The Witness in Mindfulness Meditation

As I mentioned in earlier posts, Mindfulness Meditation seems to be sweeping across the Western World, and it is being implemented in counselling for stress and other problems relating to self-confidence. Also, in an earlier post, Why is Compassion Necessary?, I mentioned Dr. Kristin Neff’s idea that Self-Compassion is important, if we find ourselves being too self-critical. In that post, it was left to the reader to get the idea of how they actually could be self-compassionate. However, many of us might not be sure we can do it. Yet, this post reveals exactly how we can be self-compassionate but also how we can be inspired by experiences, brought about by learning to witness or be aware of rich experiences, in the present moment, while meditation happens.

Recently, as a group of Psychology and Health workers, we watched a Video presentation of “Advanced Mindfulness” presented by Terry Fralich. Terry presented five Core Skills of Mindfulness, and almost immediately confessed that his learning process has taken years! It was compelling and even inspiring to see how he had put the pieces to his puzzle together. These pieces have been available but somehow passed over by many. Nevertheless, I wish to put the puzzle together so you can see an inspiring picture for yourself and others. Although, I admit this takes practice and personally, I have practiced with “guided meditation” to experience what has been promised all along. Let’s look at these core skills one at a time:

First: Clarifying, Setting and Reaffirming Intention. This could be something simple, like finnishing that essay that is due this week, or finding a way to relate to “the in-laws.” But, starting to learn mindfulness meditation, it could be: “May my attention be fixed the breath,” which begins the process of awareness of the air going in and out of the nostrals, and accepting the fact that the mind will bring ideas in, like waves of the sea. It’s normal and not to be disappointed about. It has been viewed as a “little bit of enlightenment”!

Second: Cultivating a Witnessing Awareness. Here, Terry Fralich would say we are “developing meta-cognition”: awareness of the state of your awareness, or practicing outer non-reactivity: witnessing your inner landscape without autopilot reactions. Here, my earlier posts view this as Self-transcending our self. It is that lofty perspective of the whole process and experiencing the self, moment by moment! I have refered to this as perhaps the Heart, watching the mind doing its wavy thing. This is such an important point as our awareness can give us a perspective, that the mind might jump around but moment by moment, we can stay steady!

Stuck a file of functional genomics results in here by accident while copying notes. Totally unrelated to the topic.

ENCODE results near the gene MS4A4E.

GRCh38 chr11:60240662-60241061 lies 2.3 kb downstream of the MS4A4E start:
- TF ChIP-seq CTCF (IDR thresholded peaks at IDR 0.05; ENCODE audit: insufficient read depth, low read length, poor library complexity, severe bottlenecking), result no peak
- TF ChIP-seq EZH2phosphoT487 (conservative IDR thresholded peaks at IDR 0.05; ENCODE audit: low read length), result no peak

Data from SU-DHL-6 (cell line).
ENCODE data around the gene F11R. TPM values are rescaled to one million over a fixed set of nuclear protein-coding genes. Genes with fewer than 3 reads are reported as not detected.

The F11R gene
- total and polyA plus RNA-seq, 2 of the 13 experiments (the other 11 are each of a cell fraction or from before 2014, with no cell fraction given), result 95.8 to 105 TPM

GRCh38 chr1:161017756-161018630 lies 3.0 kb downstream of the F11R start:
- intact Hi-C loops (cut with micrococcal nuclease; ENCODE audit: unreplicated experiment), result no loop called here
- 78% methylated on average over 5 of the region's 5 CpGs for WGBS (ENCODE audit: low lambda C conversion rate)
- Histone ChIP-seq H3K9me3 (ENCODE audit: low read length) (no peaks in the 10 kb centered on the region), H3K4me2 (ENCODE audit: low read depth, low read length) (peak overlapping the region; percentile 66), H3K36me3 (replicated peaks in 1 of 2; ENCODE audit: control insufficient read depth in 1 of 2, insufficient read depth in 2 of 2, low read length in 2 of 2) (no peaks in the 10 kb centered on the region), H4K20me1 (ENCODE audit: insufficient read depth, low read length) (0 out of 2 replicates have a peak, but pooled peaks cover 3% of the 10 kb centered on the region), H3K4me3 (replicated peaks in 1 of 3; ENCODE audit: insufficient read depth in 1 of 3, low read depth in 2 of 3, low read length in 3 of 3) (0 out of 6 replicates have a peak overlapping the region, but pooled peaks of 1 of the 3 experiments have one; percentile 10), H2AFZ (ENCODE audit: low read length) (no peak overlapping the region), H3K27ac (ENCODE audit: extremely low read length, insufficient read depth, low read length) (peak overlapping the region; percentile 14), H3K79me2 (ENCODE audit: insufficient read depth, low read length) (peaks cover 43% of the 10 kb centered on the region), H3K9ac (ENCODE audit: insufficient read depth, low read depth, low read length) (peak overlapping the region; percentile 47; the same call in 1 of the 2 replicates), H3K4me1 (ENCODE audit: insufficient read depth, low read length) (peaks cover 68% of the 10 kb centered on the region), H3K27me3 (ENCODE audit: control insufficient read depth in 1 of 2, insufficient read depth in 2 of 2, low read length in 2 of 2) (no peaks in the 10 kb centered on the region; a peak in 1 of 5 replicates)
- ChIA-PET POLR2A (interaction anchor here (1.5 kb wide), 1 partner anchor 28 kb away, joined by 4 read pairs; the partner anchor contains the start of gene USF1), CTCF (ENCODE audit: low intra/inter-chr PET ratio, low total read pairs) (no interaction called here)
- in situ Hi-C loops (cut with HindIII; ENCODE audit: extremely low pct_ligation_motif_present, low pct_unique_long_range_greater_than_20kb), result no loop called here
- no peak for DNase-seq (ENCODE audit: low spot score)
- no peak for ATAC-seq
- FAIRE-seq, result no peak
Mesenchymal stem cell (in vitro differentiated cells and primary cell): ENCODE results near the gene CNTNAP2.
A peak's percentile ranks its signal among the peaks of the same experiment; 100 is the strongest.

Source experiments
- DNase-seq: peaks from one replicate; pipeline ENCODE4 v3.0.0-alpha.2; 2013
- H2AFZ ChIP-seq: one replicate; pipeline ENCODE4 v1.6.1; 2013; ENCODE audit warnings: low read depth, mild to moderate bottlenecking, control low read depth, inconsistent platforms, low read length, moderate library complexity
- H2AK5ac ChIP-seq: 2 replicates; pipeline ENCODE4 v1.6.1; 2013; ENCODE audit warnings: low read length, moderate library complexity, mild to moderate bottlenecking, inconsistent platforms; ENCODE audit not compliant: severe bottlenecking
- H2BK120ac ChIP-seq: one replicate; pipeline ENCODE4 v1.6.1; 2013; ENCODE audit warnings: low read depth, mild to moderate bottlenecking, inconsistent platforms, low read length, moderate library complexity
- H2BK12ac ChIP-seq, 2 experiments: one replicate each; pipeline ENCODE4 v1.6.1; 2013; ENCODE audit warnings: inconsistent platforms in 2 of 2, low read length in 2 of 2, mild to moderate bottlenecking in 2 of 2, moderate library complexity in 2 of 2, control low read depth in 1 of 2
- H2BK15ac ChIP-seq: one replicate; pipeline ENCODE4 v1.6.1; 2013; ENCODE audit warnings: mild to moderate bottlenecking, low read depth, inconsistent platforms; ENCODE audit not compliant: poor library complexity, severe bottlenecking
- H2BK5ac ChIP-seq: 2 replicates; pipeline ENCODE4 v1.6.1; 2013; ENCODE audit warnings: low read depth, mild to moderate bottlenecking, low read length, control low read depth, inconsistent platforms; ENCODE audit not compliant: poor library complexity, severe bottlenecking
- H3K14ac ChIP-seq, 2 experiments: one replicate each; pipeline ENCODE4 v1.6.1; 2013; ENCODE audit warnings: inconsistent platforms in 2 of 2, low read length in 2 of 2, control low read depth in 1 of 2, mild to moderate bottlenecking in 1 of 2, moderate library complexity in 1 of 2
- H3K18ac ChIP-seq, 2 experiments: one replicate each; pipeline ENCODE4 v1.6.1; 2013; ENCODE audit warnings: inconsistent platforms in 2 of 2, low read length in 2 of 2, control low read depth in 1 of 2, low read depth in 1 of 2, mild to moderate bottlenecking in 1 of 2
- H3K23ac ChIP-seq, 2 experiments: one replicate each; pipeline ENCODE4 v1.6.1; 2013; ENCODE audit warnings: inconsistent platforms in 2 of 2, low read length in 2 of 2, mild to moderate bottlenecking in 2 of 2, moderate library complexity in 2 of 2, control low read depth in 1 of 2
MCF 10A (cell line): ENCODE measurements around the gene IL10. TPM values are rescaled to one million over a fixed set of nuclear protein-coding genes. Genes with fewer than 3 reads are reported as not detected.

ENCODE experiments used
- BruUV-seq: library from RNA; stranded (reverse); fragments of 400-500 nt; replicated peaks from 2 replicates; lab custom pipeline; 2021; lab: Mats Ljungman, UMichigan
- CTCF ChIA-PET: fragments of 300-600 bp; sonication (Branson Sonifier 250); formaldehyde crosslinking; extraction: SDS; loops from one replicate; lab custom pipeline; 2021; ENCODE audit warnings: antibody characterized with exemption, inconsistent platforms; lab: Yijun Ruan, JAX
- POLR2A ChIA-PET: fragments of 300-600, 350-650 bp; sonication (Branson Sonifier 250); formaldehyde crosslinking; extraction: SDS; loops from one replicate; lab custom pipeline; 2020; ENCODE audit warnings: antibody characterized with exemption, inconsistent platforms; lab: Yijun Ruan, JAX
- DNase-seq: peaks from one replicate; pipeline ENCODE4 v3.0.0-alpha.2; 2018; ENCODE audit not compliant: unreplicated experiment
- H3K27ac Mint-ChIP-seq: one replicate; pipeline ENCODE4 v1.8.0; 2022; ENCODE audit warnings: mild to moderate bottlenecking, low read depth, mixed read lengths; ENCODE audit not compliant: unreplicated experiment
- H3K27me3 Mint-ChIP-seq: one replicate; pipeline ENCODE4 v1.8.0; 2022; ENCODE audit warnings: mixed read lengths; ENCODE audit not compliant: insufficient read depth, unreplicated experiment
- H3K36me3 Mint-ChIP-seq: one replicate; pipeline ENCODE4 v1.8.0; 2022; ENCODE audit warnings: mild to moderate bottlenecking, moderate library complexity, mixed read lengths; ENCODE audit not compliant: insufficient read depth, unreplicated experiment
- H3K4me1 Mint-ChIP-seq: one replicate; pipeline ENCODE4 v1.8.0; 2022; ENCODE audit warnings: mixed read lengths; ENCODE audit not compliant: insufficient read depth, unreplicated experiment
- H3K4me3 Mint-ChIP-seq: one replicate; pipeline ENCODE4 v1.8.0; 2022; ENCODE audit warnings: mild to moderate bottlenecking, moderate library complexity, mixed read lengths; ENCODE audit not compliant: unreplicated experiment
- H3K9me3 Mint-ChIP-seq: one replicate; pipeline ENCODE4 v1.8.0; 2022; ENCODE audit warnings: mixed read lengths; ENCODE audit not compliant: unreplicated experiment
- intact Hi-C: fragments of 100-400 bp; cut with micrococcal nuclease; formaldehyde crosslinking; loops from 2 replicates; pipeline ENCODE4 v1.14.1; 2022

Third: Stabilizing Attention. Our intention already established, we strengthen our ability to hold your focus. Terry Fralich calls this “nurturing the harmony of intention and attention.”

Fourth: Strengthening self-regulation. By settling negative energies intentionally, we shortening the time that difficult emotions keep us “hooked;” thus avoiding (or recovering from) emotional hijackings and bringing your whole brain back on line. These four may sound impossible to people who are just getting started but Drs. Rick Hansen and Richard Mendius have recorded a set of three CDs on Meditations that Change your Brain, and these are published by, and for sale at

Fifth and last, Terry Fralich adds: Practicing Loving-Kindness and it is, for me, best introduced by Jack Kornfield, of Insight Meditation Society (also published by Jack’s CD is called Six Essential Practices to Cultivate Love, Awareness and Wisdom. I learned, long ago, that we can’t just talk or read about a skill, because practice is required. Yet, Terry Fralich promises that this practice offers a calming of the “inner critic” and self-judgment; thus promoting a non-judgmental awareness leading to kindness and compassion for yourself and others.

Our world needs this kind of inspired living!


2 thoughts on “The Witness in Mindfulness Meditation”

  1. My most recent and profound exposure to this wisdom was through Rick Hanson’s book: Buddha’s Brain (which I know you have profiled a few times already). This is such important and fundamental information that it should be in the curriculum of schools! Its mid-boggling really that for all our evolution, we humans are taking so long to get this right, but thankfully there are some wise souls connecting ‘heart’ and ‘science’ so that the rest of us can trust our own instincts and put mindfulness into practice.
    Thankyou Paul you for your inspiration!

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